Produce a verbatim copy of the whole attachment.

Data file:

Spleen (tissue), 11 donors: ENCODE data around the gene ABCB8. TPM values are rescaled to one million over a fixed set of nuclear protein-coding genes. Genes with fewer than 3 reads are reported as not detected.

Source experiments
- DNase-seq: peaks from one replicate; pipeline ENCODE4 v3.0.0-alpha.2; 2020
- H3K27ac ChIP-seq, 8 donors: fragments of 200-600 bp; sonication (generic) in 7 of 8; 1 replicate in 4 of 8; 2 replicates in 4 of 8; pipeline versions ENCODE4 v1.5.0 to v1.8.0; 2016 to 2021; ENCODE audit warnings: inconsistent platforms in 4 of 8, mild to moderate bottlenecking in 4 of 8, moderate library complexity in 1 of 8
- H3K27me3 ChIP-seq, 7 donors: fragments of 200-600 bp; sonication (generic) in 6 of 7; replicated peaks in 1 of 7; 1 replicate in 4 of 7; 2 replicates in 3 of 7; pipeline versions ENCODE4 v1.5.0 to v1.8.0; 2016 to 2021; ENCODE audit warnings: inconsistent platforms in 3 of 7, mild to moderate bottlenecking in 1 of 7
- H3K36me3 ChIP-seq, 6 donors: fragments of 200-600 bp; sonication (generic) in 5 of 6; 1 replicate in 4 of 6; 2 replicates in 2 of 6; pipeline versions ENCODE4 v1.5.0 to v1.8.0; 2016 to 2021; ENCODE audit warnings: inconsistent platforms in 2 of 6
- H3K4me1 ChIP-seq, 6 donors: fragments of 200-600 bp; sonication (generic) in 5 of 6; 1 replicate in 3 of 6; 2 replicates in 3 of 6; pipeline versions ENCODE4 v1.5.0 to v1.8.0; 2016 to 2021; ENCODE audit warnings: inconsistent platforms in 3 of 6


Spleen (tissue), 11 donors: ENCODE data around the gene ABCB8. TPM values are rescaled to one million over a fixed set of nuclear protein-coding genes. Genes with fewer than 3 reads are reported as not detected.

Source experiments
- DNase-seq: peaks from one replicate; pipeline ENCODE4 v3.0.0-alpha.2; 2020
- H3K27ac ChIP-seq, 8 donors: fragments of 200-600 bp; sonication (generic) in 7 of 8; 1 replicate in 4 of 8; 2 replicates in 4 of 8; pipeline versions ENCODE4 v1.5.0 to v1.8.0; 2016 to 2021; ENCODE audit warnings: inconsistent platforms in 4 of 8, mild to moderate bottlenecking in 4 of 8, moderate library complexity in 1 of 8
- H3K27me3 ChIP-seq, 7 donors: fragments of 200-600 bp; sonication (generic) in 6 of 7; replicated peaks in 1 of 7; 1 replicate in 4 of 7; 2 replicates in 3 of 7; pipeline versions ENCODE4 v1.5.0 to v1.8.0; 2016 to 2021; ENCODE audit warnings: inconsistent platforms in 3 of 7, mild to moderate bottlenecking in 1 of 7
- H3K36me3 ChIP-seq, 6 donors: fragments of 200-600 bp; sonication (generic) in 5 of 6; 1 replicate in 4 of 6; 2 replicates in 2 of 6; pipeline versions ENCODE4 v1.5.0 to v1.8.0; 2016 to 2021; ENCODE audit warnings: inconsistent platforms in 2 of 6
- H3K4me1 ChIP-seq, 6 donors: fragments of 200-600 bp; sonication (generic) in 5 of 6; 1 replicate in 3 of 6; 2 replicates in 3 of 6; pipeline versions ENCODE4 v1.5.0 to v1.8.0; 2016 to 2021; ENCODE audit warnings: inconsistent platforms in 3 of 6